Graded on a Curve:
Bob Dylan,
Hard Rain

The most excellent Martin Scorsese Rolling Thunder Revue documentary on Netflix is most definitely a must see, but I won’t be buying the accompanying box set Bob DylanThe Rolling Thunder Revue: The 1975 Live Recordings; sitting down to listen to 14 discs and multiple versions of the same song (eight of “Isis” alone) is a fatiguing proposition.

There are, of course, two other ways of aurally reliving Dylan’s traveling folk-rock circus of a roadshow, which made the rounds of smaller halls in two legs in 1975 and 1976. Like the box set, 2002’s The Bootleg Series Vol. 5: Bob Dylan Live 1975, The Rolling Thunder Revue captures the roving band on merry minstrels on the first, Northeastern leg of the tour; 1976’s Hard Rain documents the second leg.

Hard Rain received poor reviews upon its release and never shows up on lists of great Dylan albums–as many have noted, the second, Southern leg of the Rolling Thunder tour did not go as well as the first. Call it road fatigue or a simple case of pushing a good thing too far, but the consensus is that Dylan and his band mates were tired; enervated is a word often used to describe these performances.

But–and you can call me a contrarian if you want–I enjoy Hard Rain, and would argue that, at least in parts, it’s better than the other two live recordings. Why? A simple case of song selection. No, Hard Rain does not include versions of the revved-up and extraordinary “Isis,” the impassioned and angry “The Lonesome Death of Hattie Carroll,” or the divinely lovely “I Dreamed I Saw St. Augustine,” on which Dylan and Joan Baez’s vocals mesh so beautifully.

But Hard Rain includes two indispensable performances from the tour in the form of “Shelter from the Storm” and “Idiot Wind,” as well as a couple of interesting performances of songs that weren’t played on the tour’s first leg. The two aforementioned songs boast a hard rock edge not found on the other recordings, and while they’re raw–the band throws plenty of knees and elbows–they’re fiery indeed.

The Village Voice’s Robert Christgau dismissed the musicianship on Hard Rain, noting “these are folkies whose idea of rock and roll is rock and roll cliches.” While he’s right to an extent, I love the album for its lack of subtlety and sheer bluster; “Shelter from the Storm,” for instance, comes at like a very pissed-off hurricane, and you de yourself a disservice by not playing it at top volume. The damn album should come with its very own storm advisory.

Dylan himself was handling lead guitar duties, something he’d never done before, and nobody is going to mistake him for Robbie Robertson of the Band–who accompanied Dylan on his famous 1965-66 and 1974 tours–or Mick Ronson for that matter, who was Dylan’s rather odd choice (from Bowie to Bobby, really?) to play on the much of Rolling Thunder. But he keeps things brutally simple, and on the best songs it works–this shit is folk punk before there was such a thing.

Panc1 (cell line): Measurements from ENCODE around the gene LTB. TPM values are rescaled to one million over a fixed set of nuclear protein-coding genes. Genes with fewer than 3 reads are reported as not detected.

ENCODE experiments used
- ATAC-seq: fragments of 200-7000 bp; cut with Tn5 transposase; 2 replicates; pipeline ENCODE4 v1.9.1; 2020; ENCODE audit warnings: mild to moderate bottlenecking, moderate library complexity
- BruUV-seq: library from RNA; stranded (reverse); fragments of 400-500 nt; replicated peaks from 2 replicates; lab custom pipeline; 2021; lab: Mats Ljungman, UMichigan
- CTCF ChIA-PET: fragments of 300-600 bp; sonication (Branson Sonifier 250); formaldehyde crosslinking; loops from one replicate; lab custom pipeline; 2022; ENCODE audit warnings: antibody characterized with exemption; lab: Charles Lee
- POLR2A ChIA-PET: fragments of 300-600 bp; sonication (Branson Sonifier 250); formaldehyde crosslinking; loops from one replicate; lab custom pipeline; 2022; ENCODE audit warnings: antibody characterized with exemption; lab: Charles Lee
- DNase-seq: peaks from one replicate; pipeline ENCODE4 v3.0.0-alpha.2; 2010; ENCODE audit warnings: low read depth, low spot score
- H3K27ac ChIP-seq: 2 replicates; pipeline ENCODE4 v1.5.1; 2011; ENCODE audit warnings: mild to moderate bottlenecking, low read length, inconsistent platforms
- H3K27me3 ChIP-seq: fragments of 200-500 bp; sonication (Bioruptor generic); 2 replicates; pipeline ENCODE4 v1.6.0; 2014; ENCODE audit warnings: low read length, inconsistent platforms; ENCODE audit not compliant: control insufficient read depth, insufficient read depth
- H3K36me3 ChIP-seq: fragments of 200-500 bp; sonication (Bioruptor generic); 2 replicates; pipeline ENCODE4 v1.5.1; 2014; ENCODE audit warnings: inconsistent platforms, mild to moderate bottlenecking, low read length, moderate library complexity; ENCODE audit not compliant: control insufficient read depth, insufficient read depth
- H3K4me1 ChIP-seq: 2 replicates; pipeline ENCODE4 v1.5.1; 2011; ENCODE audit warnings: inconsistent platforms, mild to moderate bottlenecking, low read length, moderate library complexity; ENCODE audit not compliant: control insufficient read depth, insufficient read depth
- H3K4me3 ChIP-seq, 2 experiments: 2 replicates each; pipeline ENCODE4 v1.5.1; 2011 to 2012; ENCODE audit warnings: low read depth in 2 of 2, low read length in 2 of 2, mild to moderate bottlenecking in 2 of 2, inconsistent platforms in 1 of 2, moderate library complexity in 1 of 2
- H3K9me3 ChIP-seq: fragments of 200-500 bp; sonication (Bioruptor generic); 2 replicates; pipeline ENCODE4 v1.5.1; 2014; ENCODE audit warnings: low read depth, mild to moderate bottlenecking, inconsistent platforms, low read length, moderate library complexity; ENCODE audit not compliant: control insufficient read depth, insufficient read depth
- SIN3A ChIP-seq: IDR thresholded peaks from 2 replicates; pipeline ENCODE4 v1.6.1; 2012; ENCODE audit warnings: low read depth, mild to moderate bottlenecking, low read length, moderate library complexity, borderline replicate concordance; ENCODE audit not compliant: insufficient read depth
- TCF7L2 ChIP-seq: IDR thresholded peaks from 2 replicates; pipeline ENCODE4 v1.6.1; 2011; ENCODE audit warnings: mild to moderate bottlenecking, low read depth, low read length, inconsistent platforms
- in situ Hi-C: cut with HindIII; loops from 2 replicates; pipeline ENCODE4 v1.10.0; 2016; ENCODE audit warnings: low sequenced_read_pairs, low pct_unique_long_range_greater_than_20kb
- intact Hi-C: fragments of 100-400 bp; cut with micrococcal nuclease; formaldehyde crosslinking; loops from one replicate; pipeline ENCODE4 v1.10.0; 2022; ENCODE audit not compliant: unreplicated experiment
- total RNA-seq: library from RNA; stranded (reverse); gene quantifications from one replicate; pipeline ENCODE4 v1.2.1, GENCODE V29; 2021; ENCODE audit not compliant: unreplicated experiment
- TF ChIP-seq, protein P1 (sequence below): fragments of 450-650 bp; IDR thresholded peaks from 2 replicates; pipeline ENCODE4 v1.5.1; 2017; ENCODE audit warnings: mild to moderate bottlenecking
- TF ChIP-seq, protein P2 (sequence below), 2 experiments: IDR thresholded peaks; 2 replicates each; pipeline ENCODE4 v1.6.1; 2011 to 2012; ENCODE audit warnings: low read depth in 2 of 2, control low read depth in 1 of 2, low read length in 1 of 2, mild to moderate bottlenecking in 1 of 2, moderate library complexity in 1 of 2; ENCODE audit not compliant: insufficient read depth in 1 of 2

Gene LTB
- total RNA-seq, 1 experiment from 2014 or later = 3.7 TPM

Christgau wrote of 1974’s Before the Flood that Dylan and the Band ran over his “old songs like a truck,” adding “I agree that a few of them will never walk again, but I treasure the sacrilege.“ The same can be said about the best performances on Hard Rain. Dylan rides such songs as “Shelter from the Storm” and “Idiot Wind” hard and puts ‘em away wet. Forget Muhammed Ali, who showed up at a benefit for Ruben “Hurricane” Carter during the tour; the fighter Dylan resembles here is a punch drunk Jake LaMotta wildly delivering haymakers. A couple of them miss the target entirely–I could do without the blustering “Lay Lady Lay,” ditto “One Too Many Mornings”–but when they do, watch out.

On “Idiot Wind” and “Shelter from the Storm” in particular, Dylan sounds like a man hurling himself at a wall–stanza after stanza, again and again. In the latter song he’s been “hunted like a crocodile”; in the former–which he stretches out to a still taut 10 minutes–he’s as wrathful as the Old Testament God. Both songs evoke high winds, and that’s exactly what Dylan sounds like–a mad prophet bellowing into the face of a gusting storm. These are apocalyptic songs, and the noise the band produces is apocalyptic indeed.

Sadly, few of the other performances on Hard Rain are particularly distinguished. The ragged but very animated “Maggie’s Farm” is a small treat–the song proceeds at a gallop, you get a whole lot of cowbell, and Dylan seems determined to sing himself hoarse. “Stuck Inside of Mobile with the Memphis Blues Again” sounds a bit thin in comparison to “Shelter” and “Idiot Wind,” but Dylan’s in good voice. And while I’ve never been a fan of “You’re a Big Girl Now,” the version on Hard Rain is simultaneously stately and shambolic. Kinda sounds like it would if the Grateful Dead were performing it; to wit not all that exciting, but oddly absorbing in its own dignified but ramshackle way.

The very dispensable “Lay Lady Lay” is transformed into a sing-along, or perhaps I should say a shout-along; with the whole band laying into the vocals you can forget about love and intimacy–this baby sounds more like an invitation to a gang bang. As for “Oh, Sister,” the lead guitar sounds sickly, Dylan’s phrasing is stilted, and not even Scarlet Rivera’s otherworldly violin can save it.

Hard Rain is an apt title for this collection of tunes; while the Bootleg Series and the box set capture the Rolling Thunder Revue at its folksiest, this baby errs on the side–at its best moments anyway–of kick-ass rock and roll. It’s far from a great album–hell, I’m not even sure I’d call it a good album. That said, if you want to gain a well-rounded view of what the Rolling Thunder Revue sounded like, it’s as helpful a testament as the other two available LPs. And in its loud and belligerent way, it lives up better to the revue’s name. This is the sound of thunder indeed.

GRADED ON A CURVE:
B-

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